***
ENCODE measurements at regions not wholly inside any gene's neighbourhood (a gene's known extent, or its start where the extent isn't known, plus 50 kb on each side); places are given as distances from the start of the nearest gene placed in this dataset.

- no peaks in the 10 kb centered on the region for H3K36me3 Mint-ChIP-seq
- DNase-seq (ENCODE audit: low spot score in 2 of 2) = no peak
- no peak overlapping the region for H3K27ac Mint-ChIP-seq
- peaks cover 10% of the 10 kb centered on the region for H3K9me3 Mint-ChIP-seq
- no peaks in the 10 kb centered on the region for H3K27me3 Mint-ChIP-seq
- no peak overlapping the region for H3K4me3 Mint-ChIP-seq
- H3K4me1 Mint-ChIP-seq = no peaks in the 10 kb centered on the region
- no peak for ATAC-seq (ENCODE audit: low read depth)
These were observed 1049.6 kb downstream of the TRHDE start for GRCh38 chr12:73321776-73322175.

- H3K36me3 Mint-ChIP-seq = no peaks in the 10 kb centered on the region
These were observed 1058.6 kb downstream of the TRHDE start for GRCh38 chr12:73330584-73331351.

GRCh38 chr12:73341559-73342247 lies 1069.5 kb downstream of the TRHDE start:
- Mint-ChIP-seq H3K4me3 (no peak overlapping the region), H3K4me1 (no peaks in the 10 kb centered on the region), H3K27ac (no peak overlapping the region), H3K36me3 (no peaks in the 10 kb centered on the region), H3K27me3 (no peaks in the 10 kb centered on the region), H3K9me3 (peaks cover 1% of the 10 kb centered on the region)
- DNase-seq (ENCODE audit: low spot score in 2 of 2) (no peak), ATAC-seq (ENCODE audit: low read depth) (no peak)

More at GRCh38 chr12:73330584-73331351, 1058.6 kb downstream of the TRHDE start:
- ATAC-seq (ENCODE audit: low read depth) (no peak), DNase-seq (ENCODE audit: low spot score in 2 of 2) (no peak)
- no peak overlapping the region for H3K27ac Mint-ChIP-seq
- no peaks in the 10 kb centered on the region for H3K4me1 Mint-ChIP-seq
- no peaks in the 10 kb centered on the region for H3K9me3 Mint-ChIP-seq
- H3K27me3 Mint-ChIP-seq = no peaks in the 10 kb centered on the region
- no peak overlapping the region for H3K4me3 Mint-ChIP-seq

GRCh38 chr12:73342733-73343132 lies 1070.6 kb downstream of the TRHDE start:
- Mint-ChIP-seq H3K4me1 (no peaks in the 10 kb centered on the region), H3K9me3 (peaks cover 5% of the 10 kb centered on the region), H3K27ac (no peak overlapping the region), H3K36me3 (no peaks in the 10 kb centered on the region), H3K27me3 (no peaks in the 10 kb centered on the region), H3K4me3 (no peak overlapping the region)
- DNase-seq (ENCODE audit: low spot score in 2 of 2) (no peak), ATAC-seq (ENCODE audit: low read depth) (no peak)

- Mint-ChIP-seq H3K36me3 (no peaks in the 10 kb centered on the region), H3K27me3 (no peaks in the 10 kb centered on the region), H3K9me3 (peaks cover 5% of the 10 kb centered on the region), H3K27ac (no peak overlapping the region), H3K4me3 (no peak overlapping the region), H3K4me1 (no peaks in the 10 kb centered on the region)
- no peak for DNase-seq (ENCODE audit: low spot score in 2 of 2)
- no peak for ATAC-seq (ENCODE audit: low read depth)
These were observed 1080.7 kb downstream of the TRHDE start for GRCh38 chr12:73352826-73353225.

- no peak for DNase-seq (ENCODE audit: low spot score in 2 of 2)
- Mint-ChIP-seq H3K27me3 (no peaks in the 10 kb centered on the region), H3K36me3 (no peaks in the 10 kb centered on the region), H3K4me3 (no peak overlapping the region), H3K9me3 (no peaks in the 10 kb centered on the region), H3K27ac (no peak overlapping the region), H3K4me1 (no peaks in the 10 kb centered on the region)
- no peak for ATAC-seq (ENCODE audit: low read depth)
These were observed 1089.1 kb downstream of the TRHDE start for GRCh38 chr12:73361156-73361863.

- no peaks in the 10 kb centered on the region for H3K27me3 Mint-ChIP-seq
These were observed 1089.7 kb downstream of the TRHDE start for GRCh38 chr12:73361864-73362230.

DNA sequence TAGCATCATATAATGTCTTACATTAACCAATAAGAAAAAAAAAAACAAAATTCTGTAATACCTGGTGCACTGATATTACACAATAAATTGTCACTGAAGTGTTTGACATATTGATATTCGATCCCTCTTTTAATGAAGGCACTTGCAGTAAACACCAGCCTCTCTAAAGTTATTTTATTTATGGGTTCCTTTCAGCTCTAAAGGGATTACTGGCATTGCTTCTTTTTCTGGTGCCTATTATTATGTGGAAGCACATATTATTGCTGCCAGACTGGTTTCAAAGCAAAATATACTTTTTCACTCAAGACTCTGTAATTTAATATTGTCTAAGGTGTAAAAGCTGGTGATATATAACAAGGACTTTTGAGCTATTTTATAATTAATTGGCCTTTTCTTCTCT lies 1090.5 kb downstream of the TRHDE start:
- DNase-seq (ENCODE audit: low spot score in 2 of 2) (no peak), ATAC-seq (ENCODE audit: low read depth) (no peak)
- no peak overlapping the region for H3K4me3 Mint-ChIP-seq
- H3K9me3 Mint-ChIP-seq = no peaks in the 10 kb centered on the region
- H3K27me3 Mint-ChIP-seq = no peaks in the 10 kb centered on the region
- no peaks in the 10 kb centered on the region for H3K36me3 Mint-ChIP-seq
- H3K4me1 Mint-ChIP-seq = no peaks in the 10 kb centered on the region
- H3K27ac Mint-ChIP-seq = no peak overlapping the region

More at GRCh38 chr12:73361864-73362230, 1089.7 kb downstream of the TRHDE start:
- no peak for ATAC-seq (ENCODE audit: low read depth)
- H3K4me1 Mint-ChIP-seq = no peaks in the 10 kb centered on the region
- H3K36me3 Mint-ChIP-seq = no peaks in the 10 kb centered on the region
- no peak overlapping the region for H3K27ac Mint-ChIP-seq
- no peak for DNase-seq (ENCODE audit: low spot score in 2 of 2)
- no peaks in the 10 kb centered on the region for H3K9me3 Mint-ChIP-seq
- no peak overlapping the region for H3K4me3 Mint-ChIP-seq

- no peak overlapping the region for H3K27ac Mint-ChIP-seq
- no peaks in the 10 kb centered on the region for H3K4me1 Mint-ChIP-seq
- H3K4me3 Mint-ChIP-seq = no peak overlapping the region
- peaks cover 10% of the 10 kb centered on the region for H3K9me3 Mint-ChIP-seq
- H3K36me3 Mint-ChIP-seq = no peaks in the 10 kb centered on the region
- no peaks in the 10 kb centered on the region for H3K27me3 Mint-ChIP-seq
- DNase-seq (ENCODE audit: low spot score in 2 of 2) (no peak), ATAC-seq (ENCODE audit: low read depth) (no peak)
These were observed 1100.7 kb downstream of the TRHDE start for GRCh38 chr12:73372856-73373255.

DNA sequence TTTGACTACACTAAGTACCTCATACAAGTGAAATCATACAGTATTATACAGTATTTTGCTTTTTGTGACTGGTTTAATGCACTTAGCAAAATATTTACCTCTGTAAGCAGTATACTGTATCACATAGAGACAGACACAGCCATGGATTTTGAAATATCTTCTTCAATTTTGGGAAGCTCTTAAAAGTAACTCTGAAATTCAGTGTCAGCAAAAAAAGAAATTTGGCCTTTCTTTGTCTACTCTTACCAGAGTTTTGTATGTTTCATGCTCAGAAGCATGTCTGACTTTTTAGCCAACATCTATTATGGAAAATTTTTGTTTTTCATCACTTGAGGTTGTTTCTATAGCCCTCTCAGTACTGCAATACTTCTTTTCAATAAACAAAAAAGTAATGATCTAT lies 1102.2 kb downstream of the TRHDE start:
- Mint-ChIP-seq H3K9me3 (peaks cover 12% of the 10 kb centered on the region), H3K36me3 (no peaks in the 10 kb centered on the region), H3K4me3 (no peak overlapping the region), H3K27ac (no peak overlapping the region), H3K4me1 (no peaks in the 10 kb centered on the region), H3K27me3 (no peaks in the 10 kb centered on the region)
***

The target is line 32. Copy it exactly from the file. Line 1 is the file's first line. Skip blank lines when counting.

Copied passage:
- no peak for ATAC-seq (ENCODE audit: low read depth)